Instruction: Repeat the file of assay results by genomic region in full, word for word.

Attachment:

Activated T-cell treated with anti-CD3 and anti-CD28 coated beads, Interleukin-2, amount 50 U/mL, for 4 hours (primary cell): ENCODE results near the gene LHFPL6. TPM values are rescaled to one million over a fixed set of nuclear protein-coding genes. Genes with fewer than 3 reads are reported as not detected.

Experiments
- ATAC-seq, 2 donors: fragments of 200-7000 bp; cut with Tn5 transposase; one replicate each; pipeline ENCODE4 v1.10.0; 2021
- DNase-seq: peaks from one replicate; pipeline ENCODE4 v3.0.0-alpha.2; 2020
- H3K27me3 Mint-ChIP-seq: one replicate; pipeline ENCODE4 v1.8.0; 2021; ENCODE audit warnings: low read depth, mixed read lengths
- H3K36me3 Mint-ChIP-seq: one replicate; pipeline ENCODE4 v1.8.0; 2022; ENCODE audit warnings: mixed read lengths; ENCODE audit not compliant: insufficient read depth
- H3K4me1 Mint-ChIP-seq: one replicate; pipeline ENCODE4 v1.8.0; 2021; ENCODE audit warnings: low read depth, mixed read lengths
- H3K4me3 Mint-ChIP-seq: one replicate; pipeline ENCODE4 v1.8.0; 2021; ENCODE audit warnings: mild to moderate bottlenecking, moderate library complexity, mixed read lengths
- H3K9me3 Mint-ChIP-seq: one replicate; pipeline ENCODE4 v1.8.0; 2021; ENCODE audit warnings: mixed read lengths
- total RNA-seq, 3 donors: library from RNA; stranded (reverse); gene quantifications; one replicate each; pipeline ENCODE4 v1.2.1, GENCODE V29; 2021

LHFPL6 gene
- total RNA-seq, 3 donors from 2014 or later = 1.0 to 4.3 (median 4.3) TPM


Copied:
Activated T-cell treated with anti-CD3 and anti-CD28 coated beads, Interleukin-2, amount 50 U/mL, for 4 hours (primary cell): ENCODE results near the gene LHFPL6. TPM values are rescaled to one million over a fixed set of nuclear protein-coding genes. Genes with fewer than 3 reads are reported as not detected.

Experiments
- ATAC-seq, 2 donors: fragments of 200-7000 bp; cut with Tn5 transposase; one replicate each; pipeline ENCODE4 v1.10.0; 2021
- DNase-seq: peaks from one replicate; pipeline ENCODE4 v3.0.0-alpha.2; 2020
- H3K27me3 Mint-ChIP-seq: one replicate; pipeline ENCODE4 v1.8.0; 2021; ENCODE audit warnings: low read depth, mixed read lengths
- H3K36me3 Mint-ChIP-seq: one replicate; pipeline ENCODE4 v1.8.0; 2022; ENCODE audit warnings: mixed read lengths; ENCODE audit not compliant: insufficient read depth
- H3K4me1 Mint-ChIP-seq: one replicate; pipeline ENCODE4 v1.8.0; 2021; ENCODE audit warnings: low read depth, mixed read lengths
- H3K4me3 Mint-ChIP-seq: one replicate; pipeline ENCODE4 v1.8.0; 2021; ENCODE audit warnings: mild to moderate bottlenecking, moderate library complexity, mixed read lengths
- H3K9me3 Mint-ChIP-seq: one replicate; pipeline ENCODE4 v1.8.0; 2021; ENCODE audit warnings: mixed read lengths
- total RNA-seq, 3 donors: library from RNA; stranded (reverse); gene quantifications; one replicate each; pipeline ENCODE4 v1.2.1, GENCODE V29; 2021

LHFPL6 gene
- total RNA-seq, 3 donors from 2014 or later = 1.0 to 4.3 (median 4.3) TPM